Beyond that premise there isn’t anything distinctive about the writing or plotting in “Second Sight,” and the three-hour opening story is slowed to a crawl by discussions of Tanner’s condition and headache-inducing shots from his point of view. There’s no reason to think that Michael Cuesta (“Homeland”) can’t come up with something better for the American pilot. What’s less likely is that Jason Lee will be as charismatic or as fun to watch as the original Tanner: Clive Owen, who appeared in “Second Sight” around the same time that the movie “Croupier” was making him a star in the United States.‘SPY’ (SKY, 2011-12) = ‘SPY’ (ABC)
Darren Boyd won Bafta and British Comedy best-acting awards for playing the hapless father accidentally turned MI5 agent in this sitcom, which exhibits a common British quality: the ability to do dark, absurdist humor with an air of realism and characters who are recognizably human and occasionally sympathetic. It’s something we rarely get from American broadcast TV, and when we do, as in ABC’s recently canceled “Don’t Trust the B — — in Apartment 23,” we don’t watch it.
The show’s humor flows from the sheer terror Mr. Boyd’s Tim feels in the presence of his 9-year-old son, Marcus (Jude Wright), a combination Einstein and 007 with the blond, bland good looks of the alien children in “Village of the Damned.” Mr. Boyd and Mr. Wright have a nice chemistry in the original; it will be up to Rob Corddry and Mason Cook (the young Burt in “The Incredible Burt Wonderstone”) to recapture it for the American pilot.Going Global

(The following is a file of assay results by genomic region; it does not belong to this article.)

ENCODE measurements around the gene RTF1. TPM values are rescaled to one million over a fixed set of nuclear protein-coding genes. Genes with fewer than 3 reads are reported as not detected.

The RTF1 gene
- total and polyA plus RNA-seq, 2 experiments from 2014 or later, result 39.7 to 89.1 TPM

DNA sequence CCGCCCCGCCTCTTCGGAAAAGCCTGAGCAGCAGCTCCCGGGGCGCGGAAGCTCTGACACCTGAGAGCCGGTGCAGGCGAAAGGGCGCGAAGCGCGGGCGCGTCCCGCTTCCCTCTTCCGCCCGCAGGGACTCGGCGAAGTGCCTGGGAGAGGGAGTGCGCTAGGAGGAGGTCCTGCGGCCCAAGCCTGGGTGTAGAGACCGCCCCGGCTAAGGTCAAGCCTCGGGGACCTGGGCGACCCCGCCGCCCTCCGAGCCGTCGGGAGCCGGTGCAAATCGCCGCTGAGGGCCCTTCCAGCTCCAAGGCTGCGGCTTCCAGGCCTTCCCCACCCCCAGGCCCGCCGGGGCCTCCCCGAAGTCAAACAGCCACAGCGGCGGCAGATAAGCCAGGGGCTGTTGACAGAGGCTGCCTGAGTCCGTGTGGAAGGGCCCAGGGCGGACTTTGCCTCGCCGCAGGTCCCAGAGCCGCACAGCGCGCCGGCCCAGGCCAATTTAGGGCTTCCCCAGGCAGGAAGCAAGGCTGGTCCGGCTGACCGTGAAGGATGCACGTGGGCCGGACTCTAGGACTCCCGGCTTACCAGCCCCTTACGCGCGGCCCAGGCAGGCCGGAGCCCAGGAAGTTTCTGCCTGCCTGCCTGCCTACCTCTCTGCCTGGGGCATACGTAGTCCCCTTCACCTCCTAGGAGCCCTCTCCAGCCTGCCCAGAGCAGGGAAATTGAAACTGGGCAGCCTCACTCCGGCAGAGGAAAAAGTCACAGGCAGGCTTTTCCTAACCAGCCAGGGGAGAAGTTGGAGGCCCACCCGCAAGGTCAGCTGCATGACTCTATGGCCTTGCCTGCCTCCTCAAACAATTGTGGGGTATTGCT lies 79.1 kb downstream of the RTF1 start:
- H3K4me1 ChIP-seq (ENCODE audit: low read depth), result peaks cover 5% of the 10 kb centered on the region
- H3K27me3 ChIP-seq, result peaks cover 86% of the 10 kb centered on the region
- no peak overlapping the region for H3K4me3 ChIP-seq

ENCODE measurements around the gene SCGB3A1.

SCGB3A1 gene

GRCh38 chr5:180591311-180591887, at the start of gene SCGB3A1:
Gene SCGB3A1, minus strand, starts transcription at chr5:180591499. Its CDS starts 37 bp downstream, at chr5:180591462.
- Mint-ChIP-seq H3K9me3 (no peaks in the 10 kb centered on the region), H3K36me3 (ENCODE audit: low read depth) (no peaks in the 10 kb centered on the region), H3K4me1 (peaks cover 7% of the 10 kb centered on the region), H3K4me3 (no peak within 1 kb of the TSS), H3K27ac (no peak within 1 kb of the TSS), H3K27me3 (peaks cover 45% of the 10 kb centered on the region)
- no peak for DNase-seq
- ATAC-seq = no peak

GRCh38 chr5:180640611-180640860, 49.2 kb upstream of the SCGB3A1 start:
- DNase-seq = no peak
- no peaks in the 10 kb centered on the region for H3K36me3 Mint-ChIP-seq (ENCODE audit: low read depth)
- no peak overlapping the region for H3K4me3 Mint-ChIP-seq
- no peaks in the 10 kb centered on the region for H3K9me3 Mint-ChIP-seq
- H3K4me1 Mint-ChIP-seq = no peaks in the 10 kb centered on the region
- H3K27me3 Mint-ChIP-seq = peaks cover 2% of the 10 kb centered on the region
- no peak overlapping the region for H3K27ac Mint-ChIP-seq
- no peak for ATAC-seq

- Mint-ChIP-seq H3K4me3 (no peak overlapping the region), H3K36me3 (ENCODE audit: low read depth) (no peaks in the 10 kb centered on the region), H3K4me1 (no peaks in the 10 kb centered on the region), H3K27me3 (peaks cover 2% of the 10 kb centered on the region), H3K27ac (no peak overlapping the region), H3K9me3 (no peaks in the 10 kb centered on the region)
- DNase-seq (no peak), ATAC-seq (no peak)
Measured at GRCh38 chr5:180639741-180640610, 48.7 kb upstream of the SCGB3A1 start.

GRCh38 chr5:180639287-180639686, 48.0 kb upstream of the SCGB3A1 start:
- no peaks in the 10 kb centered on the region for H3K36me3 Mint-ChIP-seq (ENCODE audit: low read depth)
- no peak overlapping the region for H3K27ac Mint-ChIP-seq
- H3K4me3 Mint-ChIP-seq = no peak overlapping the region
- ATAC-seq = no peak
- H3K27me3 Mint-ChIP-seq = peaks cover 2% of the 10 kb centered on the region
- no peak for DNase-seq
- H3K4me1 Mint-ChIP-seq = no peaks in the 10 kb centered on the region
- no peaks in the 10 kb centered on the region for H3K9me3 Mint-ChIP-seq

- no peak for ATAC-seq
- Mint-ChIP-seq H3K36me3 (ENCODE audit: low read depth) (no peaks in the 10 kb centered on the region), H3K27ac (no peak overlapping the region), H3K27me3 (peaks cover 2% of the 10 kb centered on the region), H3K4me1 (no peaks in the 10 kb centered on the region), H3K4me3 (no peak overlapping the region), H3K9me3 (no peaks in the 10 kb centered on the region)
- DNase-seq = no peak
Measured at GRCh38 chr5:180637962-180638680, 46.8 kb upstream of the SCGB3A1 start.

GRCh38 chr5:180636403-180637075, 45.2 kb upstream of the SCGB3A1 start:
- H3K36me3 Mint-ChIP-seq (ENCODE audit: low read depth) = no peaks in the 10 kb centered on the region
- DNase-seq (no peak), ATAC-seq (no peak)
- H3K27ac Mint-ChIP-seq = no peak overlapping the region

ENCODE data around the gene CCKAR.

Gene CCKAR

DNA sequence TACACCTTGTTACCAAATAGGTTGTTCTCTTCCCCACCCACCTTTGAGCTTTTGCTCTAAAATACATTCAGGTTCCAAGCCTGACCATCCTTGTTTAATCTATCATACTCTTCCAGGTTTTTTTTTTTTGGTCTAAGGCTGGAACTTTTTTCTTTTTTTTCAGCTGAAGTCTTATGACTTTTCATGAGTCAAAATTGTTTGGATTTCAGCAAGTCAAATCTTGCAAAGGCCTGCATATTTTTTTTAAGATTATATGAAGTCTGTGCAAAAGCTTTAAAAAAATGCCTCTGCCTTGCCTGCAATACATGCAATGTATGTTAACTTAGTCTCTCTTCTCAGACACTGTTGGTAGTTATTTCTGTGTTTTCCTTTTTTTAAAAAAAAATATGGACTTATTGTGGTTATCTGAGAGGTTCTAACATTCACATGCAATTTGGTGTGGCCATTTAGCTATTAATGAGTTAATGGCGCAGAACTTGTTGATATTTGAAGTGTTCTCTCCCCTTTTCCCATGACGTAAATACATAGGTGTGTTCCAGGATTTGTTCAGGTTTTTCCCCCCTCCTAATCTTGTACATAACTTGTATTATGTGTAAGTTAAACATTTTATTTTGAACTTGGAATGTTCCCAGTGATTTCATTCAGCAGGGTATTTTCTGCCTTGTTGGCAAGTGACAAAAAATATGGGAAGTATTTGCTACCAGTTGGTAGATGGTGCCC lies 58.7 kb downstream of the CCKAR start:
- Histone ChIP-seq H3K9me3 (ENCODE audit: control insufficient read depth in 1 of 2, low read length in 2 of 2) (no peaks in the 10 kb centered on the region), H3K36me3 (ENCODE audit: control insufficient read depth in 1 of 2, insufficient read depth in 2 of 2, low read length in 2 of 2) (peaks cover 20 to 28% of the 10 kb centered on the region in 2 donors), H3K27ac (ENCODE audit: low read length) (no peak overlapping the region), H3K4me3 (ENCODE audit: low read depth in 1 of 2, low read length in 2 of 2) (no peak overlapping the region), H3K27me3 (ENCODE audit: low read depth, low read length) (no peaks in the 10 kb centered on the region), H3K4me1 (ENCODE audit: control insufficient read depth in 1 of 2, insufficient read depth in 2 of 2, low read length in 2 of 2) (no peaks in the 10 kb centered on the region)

Some foreign shows being made as American television pilots are available on DVD and online:‘GAVIN & STACEY’ Amazon, iTunes, Netflix (Season 1); BBC, six DVDs, $79.98.
‘PULLING’ Amazon (Season 1), Hulu, iTunes; MPI, one DVD, $24.98, Season 1; one DVD, $24.98, Season 2.
‘RAKE’ BFS Entertainment, three DVDs, $39.98, Season 1.
‘SECOND SIGHT’ BFS Entertainment, five DVDs, $44.98.
‘SPY’ Hulu; BFS Entertainment, two DVDs, $29.98.http://www.nytimes.com/2013/04/01/arts/television/new-american-versions-of-foreign-tv-shows-are-in-the-works.html?ref=television